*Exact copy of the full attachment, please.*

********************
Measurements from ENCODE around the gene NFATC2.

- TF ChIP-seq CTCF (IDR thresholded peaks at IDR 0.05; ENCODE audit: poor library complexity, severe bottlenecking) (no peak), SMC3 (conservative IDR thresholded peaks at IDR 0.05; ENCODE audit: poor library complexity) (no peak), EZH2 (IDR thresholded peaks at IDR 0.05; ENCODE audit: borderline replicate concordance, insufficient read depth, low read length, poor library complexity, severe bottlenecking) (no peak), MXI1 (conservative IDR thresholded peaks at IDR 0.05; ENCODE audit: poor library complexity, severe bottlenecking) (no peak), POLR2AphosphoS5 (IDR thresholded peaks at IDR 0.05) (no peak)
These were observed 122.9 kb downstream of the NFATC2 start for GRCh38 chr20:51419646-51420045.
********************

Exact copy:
Measurements from ENCODE around the gene NFATC2.

- TF ChIP-seq CTCF (IDR thresholded peaks at IDR 0.05; ENCODE audit: poor library complexity, severe bottlenecking) (no peak), SMC3 (conservative IDR thresholded peaks at IDR 0.05; ENCODE audit: poor library complexity) (no peak), EZH2 (IDR thresholded peaks at IDR 0.05; ENCODE audit: borderline replicate concordance, insufficient read depth, low read length, poor library complexity, severe bottlenecking) (no peak), MXI1 (conservative IDR thresholded peaks at IDR 0.05; ENCODE audit: poor library complexity, severe bottlenecking) (no peak), POLR2AphosphoS5 (IDR thresholded peaks at IDR 0.05) (no peak)
These were observed 122.9 kb downstream of the NFATC2 start for GRCh38 chr20:51419646-51420045.